Thinking about refinancing? Act now – waiting until after October could be a costly mistake.
By Sarita Harbour September 19, 2014
If you’re thinking about refinancing, don’t delay or you could be in for a nasty surprise. Come October, interest rates could reach new heights, making your refinance more costly than you’d probably like.
Why? Well, if the economy continues to improve as predicted, the government plans to taper off their stimulus plan this October, according to the minutes of their June 17-18 Federal Open Market Committee Meeting.
Keep reading to find out how these plans could affect you as a homeowner and why you should consider refinancing before October.
The End of Federal Stimulus
As part of a stimulus plan to kickstart the economy after the financial crisis, the government introduced Quantitative Easing (QE), in which the government buys up mortgage-backed securities, according to a recent report by the Congressional Research Service.
The purpose of QE was to influence private interest rates, ultimately encouraging people to borrow money – and take out mortgages to buy homes, notes the report. As a result, interest rates will likely be higher come fall.
“All signs point to rates going up in the future, so it makes sense to refinance as soon as possible,” says Brian Koss, executive vice president of Mortgage Network in Danvers, Massachusetts. “As October approaches, I believe we will begin to see rates edge higher. For home owners, this could make refinancing more costly.”
Higher interest rates mean higher monthly payments, which not only affects new homebuyers but also current homeowners who want to refinance.
Slowing Home Appreciation
If you’re a homeowner looking to refinance, rising rates aren’t your only concern. Thanks to higher interest rates, it will become more expensive for homebuyers to borrow money, so fewer people will be able to afford to buy homes, says Casey Fleming, president of the Silicon Valley Chapter of the California Association of Mortgage Professionals.
Fewer buyers mean a larger inventory of homes to choose from, which slows down the appreciation of real estate value, Fleming explains. And lenders look at the value of your home when you apply to refinance your mortgage.
Specifically, in order to refinance, the magic number is an 80 percent loan-to-value ratio. But once the value appreciation of your home slows, your LTV ratio might become higher, which means more risk for the lender. So once rates increase, refinancing might be more difficult to get approved or will cost you more in terms of a higher interest rate.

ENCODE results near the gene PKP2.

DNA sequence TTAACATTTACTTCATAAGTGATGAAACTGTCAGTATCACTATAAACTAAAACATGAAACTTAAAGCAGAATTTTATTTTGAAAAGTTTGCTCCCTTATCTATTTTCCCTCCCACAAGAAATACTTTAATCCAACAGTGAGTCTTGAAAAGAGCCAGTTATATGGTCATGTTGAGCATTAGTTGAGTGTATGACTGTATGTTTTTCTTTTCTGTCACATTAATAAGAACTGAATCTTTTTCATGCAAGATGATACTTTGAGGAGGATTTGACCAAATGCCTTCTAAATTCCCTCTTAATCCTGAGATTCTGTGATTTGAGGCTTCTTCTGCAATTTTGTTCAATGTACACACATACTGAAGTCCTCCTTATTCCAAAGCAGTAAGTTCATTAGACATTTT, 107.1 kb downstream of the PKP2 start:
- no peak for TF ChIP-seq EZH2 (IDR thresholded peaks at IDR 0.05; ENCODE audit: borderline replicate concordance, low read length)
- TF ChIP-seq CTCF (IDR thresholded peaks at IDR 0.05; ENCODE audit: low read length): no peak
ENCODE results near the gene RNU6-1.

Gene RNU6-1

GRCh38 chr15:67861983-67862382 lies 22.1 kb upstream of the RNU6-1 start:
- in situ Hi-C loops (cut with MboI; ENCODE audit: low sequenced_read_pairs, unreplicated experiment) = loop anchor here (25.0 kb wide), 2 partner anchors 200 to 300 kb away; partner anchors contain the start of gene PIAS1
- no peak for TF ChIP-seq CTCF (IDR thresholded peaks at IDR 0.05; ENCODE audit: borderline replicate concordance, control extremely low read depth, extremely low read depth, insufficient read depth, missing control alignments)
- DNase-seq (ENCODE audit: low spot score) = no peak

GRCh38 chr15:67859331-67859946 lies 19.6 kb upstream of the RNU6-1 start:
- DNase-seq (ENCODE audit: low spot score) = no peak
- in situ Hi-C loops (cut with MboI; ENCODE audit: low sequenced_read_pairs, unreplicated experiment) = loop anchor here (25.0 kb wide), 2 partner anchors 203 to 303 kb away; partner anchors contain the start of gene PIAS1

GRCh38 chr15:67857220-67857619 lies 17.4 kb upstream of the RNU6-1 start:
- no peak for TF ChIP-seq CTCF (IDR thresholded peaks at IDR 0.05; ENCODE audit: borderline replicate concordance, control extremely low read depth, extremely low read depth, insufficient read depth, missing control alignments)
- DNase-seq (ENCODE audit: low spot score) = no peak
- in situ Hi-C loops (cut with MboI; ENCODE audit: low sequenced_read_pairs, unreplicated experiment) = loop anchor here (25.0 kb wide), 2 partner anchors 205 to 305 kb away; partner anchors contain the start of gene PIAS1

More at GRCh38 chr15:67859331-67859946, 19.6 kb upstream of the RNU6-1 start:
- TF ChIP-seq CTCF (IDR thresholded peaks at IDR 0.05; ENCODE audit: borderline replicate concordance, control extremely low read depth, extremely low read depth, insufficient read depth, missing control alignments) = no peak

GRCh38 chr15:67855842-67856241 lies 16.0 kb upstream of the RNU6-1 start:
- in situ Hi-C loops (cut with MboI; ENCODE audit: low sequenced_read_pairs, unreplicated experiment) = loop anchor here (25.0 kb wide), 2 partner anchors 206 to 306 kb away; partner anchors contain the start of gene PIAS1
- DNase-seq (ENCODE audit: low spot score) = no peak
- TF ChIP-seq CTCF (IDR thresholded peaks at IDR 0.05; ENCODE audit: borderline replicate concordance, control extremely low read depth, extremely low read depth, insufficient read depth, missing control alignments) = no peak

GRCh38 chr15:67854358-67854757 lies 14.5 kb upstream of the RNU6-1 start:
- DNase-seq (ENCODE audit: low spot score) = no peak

Using Your Equity
While the rise of home values will likely slow down after October, you can reap the rewards of last year’s strong home appreciation by refinancing now.
In fact, your home may be worth more than you realize, says Fleming. “The opportunity to refinance may be more appealing today given the double-digit home price appreciation in many markets last year,” he says.
So how exactly can your home’s appreciation be an advantage in refinancing? As your home’s value goes up and your mortgage balance decreases with each payment, you have more equity in your home and your LTV ratio is lower.
The end result? You have more room to borrow against the home by refinancing to a higher mortgage amount than you owe at today’s low mortgage rates. Then you can pocket the difference.
For example, let’s say you owe $150,000 on a $300,000 house. You can refinance the mortgage for $200,000. Ideally, you’d get a lower rate on the $150,000 you still owe on your home and get a check for $50,000 to spend as you like – whether it’s to fund your child’s college education or pay for renovations.
Refinancing an ARM
If you have an adjustable rate mortgage (ARM), now’s the time to decide if you’ll stay in your home for more than five years. Payments on ARMs change as the interest rates do – if rates go up, your payment can too.
According to Koss, “If you have an adjustable rate mortgage and are planning to keep your current mortgage balance beyond five years, you should consider a longer term mortgage now before rates go up,” says Koss.
Some ARMs allow you to switch to a fixed rate mortgage at designated times. Your loan documents should include this information, as well as the formula used to calculate a new fixed loan mortgage rate, according to The Consumer Finance Protection Board’s Consumer Handbook on Adjustable Rate Mortgages.
If you did switch to a fixed rate mortgage, you may feel better knowing what your payment will be every month for the rest of the mortgage, according to The Federal Reserve Board’s publication “A Consumer’s Guide to Mortgage Refinancing.”
However, refinancing to a fixed rate isn’t the right option for everyone. For example, your new fixed rate may be higher than the advertised fixed rates, based on the formula of your loan, and some convertible ARMs also come with a conversion fee to switch from an adjustable to a fixed rate mortgage, says the guide.
So make sure you talk to your lender about what’s involved with switching from an ARM to a fixed rate mortgage before making the switch.